Despite the workplace gains women have made, problems persist. Perhaps the major problem is a gender gap in income. Women have earned less money than men ever since records started being kept (Reskin & Padavic, 2002). In the United States in the early 1800s, full-time women workers in agriculture and manufacturing earned less than 38 percent of what men earned. By 1885, they were earning about 50 percent of what men earned in manufacturing jobs. As the 1980s began, full-time women workers’ median weekly earnings were about 65 percent of men’s. Women have narrowed the gender gap in earnings since then: Their weekly earnings now (2011) are 82.2 percent of men’s among full-time workers ages 16 and older (Bureau of Labor Statistics, 2012). Still, this means that for every $10,000 men earn, women earn only about $8,220. To turn that around, for every $10,000 women earn, men earn $12,156. This gap amounts to hundreds of thousands of dollars over a lifetime of working.


Women have earned less money than men ever since records started being kept. Women now earn about 81 percent of what men earn.

As Table 4.1 “Median Annual Earnings of Full-Time, Year-Round Workers Aged 25–64 by Educational Attainment, 2010*” shows, this gender gap exists for all levels of education and even increases with higher levels of education. On the average, women with a bachelor’s degree or higher and working full time earn almost $18,000 less per year than their male counterparts.

Table 4.1 Median Annual Earnings of Full-Time, Year-Round Workers Aged 25–64 by Educational Attainment, 2010*

High school dropout High school degree Some college or associate’s degree Bachelor’s degree or higher
Men 25,272 36,920 43,940 69,160
Women 20,176 28,236 33,176 51,272
Difference 5,096 8,684 10,764 17,888
Gender gap (%; women ÷ men) 79.8 76.5 75.5 74.1
* Median weekly earnings × 52 weeks

What accounts for the gender gap in earnings? A major reason is sex segregation in the workplace, which accounts for up to 45 percent of the gender gap (Kelley, 2011; Reskin & Padavic, 2002). Although women have increased their labor force participation, the workplace remains segregated by gender. Almost half of all women work in a few low-paying clerical and service (e.g., waitressing) jobs, while men work in a much greater variety of jobs, including high-paying ones. Table 4.2 “Gender Segregation in the Workplace for Selected Occupations, 2010” shows that many jobs are composed primarily of women or of men. Part of the reason for this segregation is that socialization affects what jobs young men and women choose to pursue, and part of the reason is that women and men do not want to encounter difficulties they may experience if they took a job traditionally assigned to the other sex. A third reason is that sex-segregated jobs discriminate against applicants who are not the “right” sex for that job. Employers may either consciously refuse to hire someone who is the “wrong” sex for the job or have job requirements (e.g., height requirements) and workplace rules (e.g., working at night) that unintentionally make it more difficult for women to qualify for certain jobs. Although such practices and requirements are now illegal, they still continue. The sex segregation they help create contributes to the continuing gender gap between female and male workers. Occupations dominated by women tend to have lower wages and salaries. Because women are concentrated in low-paying jobs, their earnings are much lower than men’s (Reskin & Padavic, 2002).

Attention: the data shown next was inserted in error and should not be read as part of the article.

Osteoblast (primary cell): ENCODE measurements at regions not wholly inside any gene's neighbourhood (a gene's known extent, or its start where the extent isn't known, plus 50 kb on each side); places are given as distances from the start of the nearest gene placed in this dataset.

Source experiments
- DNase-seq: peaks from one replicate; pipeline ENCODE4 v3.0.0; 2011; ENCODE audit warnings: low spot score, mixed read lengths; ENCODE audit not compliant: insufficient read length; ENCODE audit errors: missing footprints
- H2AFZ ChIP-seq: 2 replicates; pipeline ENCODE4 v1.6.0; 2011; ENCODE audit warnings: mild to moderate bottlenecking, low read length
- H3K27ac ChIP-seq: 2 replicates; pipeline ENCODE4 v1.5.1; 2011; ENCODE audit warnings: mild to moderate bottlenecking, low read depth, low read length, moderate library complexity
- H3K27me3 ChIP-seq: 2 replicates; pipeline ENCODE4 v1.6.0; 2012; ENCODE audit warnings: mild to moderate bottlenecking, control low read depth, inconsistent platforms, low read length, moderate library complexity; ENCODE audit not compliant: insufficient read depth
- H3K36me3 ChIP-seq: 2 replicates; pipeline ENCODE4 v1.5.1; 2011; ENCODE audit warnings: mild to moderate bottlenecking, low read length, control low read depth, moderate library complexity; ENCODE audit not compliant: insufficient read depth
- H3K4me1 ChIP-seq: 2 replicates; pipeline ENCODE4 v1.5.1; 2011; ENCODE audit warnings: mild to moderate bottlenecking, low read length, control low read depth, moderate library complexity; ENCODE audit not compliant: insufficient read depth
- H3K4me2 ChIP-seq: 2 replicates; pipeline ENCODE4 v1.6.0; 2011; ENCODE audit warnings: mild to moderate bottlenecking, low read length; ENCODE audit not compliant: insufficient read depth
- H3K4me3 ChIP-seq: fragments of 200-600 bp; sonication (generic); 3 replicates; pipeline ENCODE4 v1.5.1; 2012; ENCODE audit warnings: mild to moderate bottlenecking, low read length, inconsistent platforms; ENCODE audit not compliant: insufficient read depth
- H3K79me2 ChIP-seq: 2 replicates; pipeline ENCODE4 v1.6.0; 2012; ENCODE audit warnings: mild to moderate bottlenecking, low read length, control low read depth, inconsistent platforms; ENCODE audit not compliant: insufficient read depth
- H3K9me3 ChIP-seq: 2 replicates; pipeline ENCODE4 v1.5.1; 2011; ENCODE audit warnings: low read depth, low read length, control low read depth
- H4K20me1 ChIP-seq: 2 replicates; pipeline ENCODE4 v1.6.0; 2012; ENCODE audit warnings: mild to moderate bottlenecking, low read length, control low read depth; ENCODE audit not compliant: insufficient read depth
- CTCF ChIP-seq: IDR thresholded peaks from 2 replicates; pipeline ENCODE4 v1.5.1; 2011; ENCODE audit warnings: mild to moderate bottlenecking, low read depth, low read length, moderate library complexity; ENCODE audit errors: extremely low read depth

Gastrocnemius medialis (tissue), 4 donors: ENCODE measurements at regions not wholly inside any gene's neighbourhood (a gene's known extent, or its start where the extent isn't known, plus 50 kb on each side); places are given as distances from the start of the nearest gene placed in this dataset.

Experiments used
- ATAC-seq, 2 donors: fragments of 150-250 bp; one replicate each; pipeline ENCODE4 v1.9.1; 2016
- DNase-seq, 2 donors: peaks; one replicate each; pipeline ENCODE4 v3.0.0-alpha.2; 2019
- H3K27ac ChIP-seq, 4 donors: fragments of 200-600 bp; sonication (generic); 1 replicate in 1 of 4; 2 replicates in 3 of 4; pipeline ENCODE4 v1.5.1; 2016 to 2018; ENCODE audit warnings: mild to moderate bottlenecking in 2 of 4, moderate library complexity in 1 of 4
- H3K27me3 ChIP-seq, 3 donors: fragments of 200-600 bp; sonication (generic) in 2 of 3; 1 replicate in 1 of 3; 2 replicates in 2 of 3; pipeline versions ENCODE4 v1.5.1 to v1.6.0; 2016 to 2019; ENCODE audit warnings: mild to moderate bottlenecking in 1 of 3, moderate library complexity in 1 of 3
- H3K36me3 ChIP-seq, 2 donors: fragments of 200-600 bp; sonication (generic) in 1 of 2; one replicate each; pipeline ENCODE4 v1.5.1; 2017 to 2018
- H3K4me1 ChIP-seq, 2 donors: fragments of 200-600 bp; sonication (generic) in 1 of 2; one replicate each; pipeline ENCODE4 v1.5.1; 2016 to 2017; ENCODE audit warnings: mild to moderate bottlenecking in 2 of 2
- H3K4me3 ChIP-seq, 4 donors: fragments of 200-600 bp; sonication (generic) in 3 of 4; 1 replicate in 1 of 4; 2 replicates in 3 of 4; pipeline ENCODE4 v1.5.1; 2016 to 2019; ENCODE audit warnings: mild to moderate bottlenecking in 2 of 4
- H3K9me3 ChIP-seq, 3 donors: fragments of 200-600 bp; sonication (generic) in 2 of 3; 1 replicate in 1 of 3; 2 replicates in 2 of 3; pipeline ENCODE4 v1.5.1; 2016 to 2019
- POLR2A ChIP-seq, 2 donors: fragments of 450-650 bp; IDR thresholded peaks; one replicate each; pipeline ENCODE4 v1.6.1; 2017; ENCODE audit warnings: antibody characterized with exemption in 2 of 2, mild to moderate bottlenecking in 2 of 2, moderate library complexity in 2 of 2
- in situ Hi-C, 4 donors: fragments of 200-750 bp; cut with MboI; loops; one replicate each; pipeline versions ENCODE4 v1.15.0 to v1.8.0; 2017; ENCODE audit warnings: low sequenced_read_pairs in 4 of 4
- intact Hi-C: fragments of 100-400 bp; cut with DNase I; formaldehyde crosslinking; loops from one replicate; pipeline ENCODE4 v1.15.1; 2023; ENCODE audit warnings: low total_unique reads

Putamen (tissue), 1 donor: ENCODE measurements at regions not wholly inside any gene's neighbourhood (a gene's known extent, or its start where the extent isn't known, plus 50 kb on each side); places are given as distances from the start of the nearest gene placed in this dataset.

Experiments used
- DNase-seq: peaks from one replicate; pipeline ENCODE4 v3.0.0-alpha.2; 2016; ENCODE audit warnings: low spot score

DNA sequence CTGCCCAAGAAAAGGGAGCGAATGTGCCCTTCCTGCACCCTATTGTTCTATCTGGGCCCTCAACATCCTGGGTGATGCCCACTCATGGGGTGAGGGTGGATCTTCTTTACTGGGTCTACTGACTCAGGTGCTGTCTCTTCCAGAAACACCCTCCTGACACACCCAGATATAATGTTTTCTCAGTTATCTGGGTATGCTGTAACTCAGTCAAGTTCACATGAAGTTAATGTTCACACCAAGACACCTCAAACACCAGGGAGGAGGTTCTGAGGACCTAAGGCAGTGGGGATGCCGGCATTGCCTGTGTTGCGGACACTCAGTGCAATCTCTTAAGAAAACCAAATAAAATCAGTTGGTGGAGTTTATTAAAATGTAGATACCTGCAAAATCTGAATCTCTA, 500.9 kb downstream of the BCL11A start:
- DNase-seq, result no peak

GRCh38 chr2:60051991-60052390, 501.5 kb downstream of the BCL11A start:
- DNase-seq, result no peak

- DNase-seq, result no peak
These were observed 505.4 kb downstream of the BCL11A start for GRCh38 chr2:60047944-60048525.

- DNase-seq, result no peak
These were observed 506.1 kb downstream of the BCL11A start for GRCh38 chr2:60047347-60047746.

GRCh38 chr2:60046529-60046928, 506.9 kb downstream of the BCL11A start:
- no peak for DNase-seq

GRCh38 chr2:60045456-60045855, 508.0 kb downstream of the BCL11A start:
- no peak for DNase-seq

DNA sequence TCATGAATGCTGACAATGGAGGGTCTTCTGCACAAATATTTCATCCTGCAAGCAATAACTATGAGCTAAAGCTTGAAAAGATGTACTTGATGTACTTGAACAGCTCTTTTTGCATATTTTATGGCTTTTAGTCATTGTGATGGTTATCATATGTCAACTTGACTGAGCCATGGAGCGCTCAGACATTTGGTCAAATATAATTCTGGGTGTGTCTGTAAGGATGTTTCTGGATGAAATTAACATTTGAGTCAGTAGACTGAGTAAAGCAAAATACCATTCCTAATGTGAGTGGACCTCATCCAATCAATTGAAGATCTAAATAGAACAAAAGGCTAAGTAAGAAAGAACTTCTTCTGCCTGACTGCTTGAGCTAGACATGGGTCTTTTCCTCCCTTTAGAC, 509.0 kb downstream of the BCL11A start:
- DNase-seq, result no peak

This fact raises an important question: Why do women’s jobs pay less than men’s jobs? Is it because their jobs are not important and require few skills (recalling the functional theory of stratification discussed in Chapter 2 “Poverty”)? The evidence indicates otherwise: Women’s work is devalued precisely because it is women’s work, and women’s jobs thus pay less than men’s jobs because they are women’s jobs (Magnusson, 2009).

Table 4.2 Gender Segregation in the Workplace for Selected Occupations, 2010

Occupation Female workers (%) Male workers (%)
Preschool and kindergarten teachers 97.0 3.0
Speech-language pathologists 96.3 3.7
Secretaries and administrative assistants 96.1 3.9
Dental hygienists 95.1 4.9
Registered nurses 91.1 8.9
Food servers (waiters/waitresses) 71.1 29.9
Pharmacists 53.0 47.0
Physicians 32.3 67.7
Lawyers 31.5 68.5
Dentists 25.5 64.5
Computer software engineers 20.9 79.1
Electricians 1.5 98.5
Carpenters 1.4 98.5